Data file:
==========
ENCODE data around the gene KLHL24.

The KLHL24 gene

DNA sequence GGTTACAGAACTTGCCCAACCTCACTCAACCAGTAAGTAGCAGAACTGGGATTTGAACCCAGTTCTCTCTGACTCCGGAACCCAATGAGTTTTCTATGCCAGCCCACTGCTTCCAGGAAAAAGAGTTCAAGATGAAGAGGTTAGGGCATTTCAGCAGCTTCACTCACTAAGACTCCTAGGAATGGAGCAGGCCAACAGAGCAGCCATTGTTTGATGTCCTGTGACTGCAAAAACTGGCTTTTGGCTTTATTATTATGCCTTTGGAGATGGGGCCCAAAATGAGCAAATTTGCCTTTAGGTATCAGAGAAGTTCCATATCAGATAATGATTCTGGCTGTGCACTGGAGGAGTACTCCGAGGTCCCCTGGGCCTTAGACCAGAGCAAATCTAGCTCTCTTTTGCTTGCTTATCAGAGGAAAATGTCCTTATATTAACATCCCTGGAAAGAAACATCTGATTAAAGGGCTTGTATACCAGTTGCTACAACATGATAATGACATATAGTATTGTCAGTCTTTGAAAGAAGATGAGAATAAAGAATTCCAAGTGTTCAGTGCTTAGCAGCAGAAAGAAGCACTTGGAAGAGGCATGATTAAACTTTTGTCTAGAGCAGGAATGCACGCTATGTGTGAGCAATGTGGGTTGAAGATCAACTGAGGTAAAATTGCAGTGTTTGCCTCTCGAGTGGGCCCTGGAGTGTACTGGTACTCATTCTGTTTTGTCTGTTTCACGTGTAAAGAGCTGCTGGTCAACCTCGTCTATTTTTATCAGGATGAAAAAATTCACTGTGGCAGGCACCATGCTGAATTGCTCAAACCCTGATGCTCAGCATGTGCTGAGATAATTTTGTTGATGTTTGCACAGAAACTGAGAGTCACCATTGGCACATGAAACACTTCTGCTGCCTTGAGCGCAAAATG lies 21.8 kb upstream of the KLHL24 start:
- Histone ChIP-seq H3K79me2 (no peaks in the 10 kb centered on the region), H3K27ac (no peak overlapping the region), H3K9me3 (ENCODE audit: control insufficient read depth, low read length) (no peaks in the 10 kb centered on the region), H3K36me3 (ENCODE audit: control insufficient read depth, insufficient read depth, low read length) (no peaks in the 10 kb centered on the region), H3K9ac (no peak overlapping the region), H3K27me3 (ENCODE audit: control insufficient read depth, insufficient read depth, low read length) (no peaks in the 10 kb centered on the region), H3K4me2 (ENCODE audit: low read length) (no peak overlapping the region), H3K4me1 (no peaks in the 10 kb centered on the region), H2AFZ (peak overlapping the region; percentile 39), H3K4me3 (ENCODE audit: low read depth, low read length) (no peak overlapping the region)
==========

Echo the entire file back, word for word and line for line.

ENCODE data around the gene KLHL24.

The KLHL24 gene

DNA sequence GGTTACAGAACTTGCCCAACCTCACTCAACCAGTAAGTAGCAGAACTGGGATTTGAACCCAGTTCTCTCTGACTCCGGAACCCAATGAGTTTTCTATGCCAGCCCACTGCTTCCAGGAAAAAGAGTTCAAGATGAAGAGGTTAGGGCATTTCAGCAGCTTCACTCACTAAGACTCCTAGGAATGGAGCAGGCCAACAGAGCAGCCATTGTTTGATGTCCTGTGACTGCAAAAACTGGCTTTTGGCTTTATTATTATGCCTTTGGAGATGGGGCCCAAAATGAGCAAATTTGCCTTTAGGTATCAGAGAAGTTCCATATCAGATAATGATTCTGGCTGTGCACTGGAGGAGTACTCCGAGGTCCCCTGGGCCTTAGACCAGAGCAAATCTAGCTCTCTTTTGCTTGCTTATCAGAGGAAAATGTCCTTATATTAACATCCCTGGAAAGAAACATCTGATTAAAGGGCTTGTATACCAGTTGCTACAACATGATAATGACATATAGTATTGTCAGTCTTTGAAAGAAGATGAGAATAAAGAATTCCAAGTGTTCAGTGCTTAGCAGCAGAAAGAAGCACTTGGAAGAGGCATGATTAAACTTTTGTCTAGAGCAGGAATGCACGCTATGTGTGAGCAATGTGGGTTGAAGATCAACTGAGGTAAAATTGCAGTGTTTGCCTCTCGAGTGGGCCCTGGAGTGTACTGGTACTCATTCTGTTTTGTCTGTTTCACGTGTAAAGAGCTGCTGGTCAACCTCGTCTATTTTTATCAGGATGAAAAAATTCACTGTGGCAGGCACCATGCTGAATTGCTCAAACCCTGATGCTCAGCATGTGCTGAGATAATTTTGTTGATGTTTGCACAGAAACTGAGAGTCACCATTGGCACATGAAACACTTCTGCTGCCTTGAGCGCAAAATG lies 21.8 kb upstream of the KLHL24 start:
- Histone ChIP-seq H3K79me2 (no peaks in the 10 kb centered on the region), H3K27ac (no peak overlapping the region), H3K9me3 (ENCODE audit: control insufficient read depth, low read length) (no peaks in the 10 kb centered on the region), H3K36me3 (ENCODE audit: control insufficient read depth, insufficient read depth, low read length) (no peaks in the 10 kb centered on the region), H3K9ac (no peak overlapping the region), H3K27me3 (ENCODE audit: control insufficient read depth, insufficient read depth, low read length) (no peaks in the 10 kb centered on the region), H3K4me2 (ENCODE audit: low read length) (no peak overlapping the region), H3K4me1 (no peaks in the 10 kb centered on the region), H2AFZ (peak overlapping the region; percentile 39), H3K4me3 (ENCODE audit: low read depth, low read length) (no peak overlapping the region)